By Sadhavi Chauhan
Regional integration and cooperation will play a crucial role in shaping the situation in Af-Pak after 2014, according to Dr. Zhang Jiadong, Assistant Director of the Centre for American Studies, Fudan University.
Speaking during a discussion on ’The Af-Pak Region after 2014: China’s Interests and Concerns’ organised by Observer Research Foundation on August 31, 2012, Dr. Jiadong emphasised on USA’s role in the region post 2014. According to him, the three main factors that will shape the future of Af-Pak are: the scale of US military presence in the region, the monetary contribution of the international community to the region and the US government’s policy towards non-military factors like the Taliban.
These factors, he said, were directly connected to the domestic vulnerabilities of Afghanistan. Politically, the country is suffering due to the continued differences between the Taliban and its political leaders. Economically, its performance has been poor, leaving many people unemployed. This in turn has pushed many people towards militant activities, adversely affecting the regional security.
Any attempt to improve the security would require a combination of international and domestic efforts. Internationally, the US and other regional countries will be required to increase their military presence, and domestically, the Afghan National Army and the police will have to improve their capacity.
Dr. Jiadong said that although he was not very optimistic about the situation of Af-Pak post 2014, at the same time, he was not completely pessimistic either. He noted that the US army’s role in ensuring regional security has become negligible today. Therefore, even after the forces withdraw in 2014, the change in the security situation should be minimal.
Prof. Li Jian, Vice President of the China West Normal University, gave a historical perspective on the region. He said the Af-Pak problem is a gift of the region’s colonial past and it is these colonial powers which should take responsibility for the situation in the region today. He said the main vulnerability of Af-Pak, namely the cross border ethnic differences, was sowed by the imperial powers that arbitrarily drew the borderlines without considering the ethnic elements. Currently, this age old problem has no permanent solution. The only thing that can be done is to wait and watch it unfolds.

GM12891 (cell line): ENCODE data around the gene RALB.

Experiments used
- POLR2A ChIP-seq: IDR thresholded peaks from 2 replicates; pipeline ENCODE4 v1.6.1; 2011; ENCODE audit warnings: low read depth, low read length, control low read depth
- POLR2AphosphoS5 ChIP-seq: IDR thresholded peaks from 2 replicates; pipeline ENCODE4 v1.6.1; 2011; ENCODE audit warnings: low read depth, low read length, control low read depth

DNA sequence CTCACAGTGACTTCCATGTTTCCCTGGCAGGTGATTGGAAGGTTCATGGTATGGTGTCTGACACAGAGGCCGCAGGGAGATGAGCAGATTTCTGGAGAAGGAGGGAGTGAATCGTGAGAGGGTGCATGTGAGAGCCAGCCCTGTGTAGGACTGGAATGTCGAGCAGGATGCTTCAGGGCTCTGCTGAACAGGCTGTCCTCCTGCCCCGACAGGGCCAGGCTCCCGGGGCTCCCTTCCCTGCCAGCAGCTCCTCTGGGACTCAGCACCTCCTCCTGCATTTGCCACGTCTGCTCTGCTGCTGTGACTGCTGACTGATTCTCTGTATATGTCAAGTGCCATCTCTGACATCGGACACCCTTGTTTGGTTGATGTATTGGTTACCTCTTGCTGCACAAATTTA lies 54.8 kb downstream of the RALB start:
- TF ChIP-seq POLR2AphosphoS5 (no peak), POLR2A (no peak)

The second fragile element in Af-Pak relations, according to Prof. Li Jian, is the complex domestic circumstances in both these countries. He said both have inefficient management systems and tough economic situations. Unless, these are improved, development of Af-Pak will be unlikely. He said although world powers, including the US, have done a lot to rebuild Afghanistan, these efforts have not been enough. There is a need for these world powers to look beyond the historical burden and work together for cooperation in the region.
Dr. Shen Xiaochen, from the Lanzhou University, analysed the ongoing economic policies in the region. He described the American “New Silk Route” strategy as the best economic framework to address Af-Pak’s problems. He, in particular, lauded the strategy for promoting regional trade and transportation in Af-Pak, which in turn is fostering regional cooperation.
Highlighting the role of India, he said India will play a central role in shaping the Af-Pak situation post 2014. Not only is it the fifth biggest contributor to Afghanistan but also has cultural linkages to the region. He said India, Afghanistan and the US share a similar strategic vision towards this region and so a trilateral partnership between these three should be closely followed. Dr. Xiaochen concluded by saying that the region requires practical cooperation. It is crucial to realise that some negatives will always be followed with some positive development. Thus, while the US will withdraw from Afghanistan, simultaneously a larger role will be carved out for the regional players, namely India and China. Regional cooperation will be crucial for the development of Af-Pak and countries like India and China should assume more responsible roles, reducing the US to the position of an outside stakeholder.
Dr. C. Raja Mohan, Distinguished Fellow at ORF, highlighted the confluence of Indian and Chinese interests in the region. He said the issue of Af-Pak was closely integrated to the interests of both these Asian powers. An unstable Afghanistan will dramatically destabilise the region. A solution to this crisis cannot be found in the historical blame game. The region has undergone a major change both in the level of conflict and nature of violence. Irrespective of what the US does and the current policies of its government, there is a need for India and China to accept responsibility for the future of the region. The two countries need to understand each other’s positions rather than make efforts to influence each other’s opinion.
(This report is prepared by Sadhavi Chauhan, Associate Fellow, Observer Research Foundation, New Delhi)